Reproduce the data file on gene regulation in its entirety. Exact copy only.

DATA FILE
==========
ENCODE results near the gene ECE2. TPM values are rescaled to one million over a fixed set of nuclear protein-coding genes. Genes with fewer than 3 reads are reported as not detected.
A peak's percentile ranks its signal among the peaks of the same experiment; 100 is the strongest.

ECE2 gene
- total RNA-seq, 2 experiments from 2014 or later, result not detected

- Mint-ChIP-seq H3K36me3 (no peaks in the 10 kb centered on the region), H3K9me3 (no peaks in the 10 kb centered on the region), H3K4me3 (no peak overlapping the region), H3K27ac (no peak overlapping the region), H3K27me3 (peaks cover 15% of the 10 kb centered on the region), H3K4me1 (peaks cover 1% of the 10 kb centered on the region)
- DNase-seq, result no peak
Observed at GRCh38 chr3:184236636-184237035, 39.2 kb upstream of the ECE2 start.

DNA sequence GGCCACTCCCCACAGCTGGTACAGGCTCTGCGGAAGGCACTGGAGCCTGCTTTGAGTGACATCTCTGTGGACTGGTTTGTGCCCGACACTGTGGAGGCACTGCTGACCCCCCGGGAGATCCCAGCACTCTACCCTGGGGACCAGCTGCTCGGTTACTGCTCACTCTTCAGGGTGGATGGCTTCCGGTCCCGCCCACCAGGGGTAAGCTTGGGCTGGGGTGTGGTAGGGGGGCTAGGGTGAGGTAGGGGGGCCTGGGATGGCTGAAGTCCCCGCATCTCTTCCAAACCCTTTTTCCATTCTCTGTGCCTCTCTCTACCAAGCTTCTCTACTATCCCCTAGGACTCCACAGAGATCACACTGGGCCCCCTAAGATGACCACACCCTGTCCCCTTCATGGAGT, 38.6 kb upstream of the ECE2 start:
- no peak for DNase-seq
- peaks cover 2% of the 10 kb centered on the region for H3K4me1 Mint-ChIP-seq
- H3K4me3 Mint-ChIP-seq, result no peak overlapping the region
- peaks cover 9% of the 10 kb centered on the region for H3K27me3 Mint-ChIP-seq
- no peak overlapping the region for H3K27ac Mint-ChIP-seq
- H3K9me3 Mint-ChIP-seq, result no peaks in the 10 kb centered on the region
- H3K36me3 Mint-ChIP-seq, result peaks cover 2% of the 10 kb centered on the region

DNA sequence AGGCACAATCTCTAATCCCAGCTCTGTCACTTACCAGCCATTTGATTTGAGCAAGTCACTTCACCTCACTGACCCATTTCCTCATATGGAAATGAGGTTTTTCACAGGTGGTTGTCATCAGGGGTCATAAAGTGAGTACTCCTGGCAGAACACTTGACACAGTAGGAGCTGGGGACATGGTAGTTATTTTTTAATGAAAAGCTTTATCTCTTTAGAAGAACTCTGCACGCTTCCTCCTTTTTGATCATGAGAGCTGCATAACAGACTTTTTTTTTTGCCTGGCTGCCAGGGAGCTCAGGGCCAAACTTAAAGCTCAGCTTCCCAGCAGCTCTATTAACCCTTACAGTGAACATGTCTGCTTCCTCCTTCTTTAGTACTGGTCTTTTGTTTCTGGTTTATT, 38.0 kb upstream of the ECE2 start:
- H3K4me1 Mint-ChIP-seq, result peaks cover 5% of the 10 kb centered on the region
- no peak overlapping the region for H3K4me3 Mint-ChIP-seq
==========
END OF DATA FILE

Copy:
ENCODE results near the gene ECE2. TPM values are rescaled to one million over a fixed set of nuclear protein-coding genes. Genes with fewer than 3 reads are reported as not detected.
A peak's percentile ranks its signal among the peaks of the same experiment; 100 is the strongest.

ECE2 gene
- total RNA-seq, 2 experiments from 2014 or later, result not detected

- Mint-ChIP-seq H3K36me3 (no peaks in the 10 kb centered on the region), H3K9me3 (no peaks in the 10 kb centered on the region), H3K4me3 (no peak overlapping the region), H3K27ac (no peak overlapping the region), H3K27me3 (peaks cover 15% of the 10 kb centered on the region), H3K4me1 (peaks cover 1% of the 10 kb centered on the region)
- DNase-seq, result no peak
Observed at GRCh38 chr3:184236636-184237035, 39.2 kb upstream of the ECE2 start.

DNA sequence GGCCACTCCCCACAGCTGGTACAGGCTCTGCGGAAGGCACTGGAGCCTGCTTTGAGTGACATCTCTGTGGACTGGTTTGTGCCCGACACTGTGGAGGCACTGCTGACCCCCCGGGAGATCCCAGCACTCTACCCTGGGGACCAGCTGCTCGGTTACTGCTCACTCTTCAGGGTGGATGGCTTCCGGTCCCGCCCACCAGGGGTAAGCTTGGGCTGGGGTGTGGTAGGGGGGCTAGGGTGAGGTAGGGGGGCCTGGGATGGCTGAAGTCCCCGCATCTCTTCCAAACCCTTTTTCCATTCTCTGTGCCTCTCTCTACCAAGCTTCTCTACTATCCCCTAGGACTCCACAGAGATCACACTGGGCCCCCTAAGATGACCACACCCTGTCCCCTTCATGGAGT, 38.6 kb upstream of the ECE2 start:
- no peak for DNase-seq
- peaks cover 2% of the 10 kb centered on the region for H3K4me1 Mint-ChIP-seq
- H3K4me3 Mint-ChIP-seq, result no peak overlapping the region
- peaks cover 9% of the 10 kb centered on the region for H3K27me3 Mint-ChIP-seq
- no peak overlapping the region for H3K27ac Mint-ChIP-seq
- H3K9me3 Mint-ChIP-seq, result no peaks in the 10 kb centered on the region
- H3K36me3 Mint-ChIP-seq, result peaks cover 2% of the 10 kb centered on the region

DNA sequence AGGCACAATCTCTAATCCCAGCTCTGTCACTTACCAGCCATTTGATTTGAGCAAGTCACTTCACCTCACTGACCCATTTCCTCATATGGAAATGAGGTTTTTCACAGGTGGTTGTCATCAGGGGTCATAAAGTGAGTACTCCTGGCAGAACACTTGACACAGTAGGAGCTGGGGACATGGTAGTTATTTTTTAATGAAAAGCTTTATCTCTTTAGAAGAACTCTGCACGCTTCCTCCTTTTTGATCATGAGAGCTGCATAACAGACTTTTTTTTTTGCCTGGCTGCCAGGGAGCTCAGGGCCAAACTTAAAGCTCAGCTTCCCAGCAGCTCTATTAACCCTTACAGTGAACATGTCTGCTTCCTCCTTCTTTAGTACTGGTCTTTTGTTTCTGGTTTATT, 38.0 kb upstream of the ECE2 start:
- H3K4me1 Mint-ChIP-seq, result peaks cover 5% of the 10 kb centered on the region
- no peak overlapping the region for H3K4me3 Mint-ChIP-seq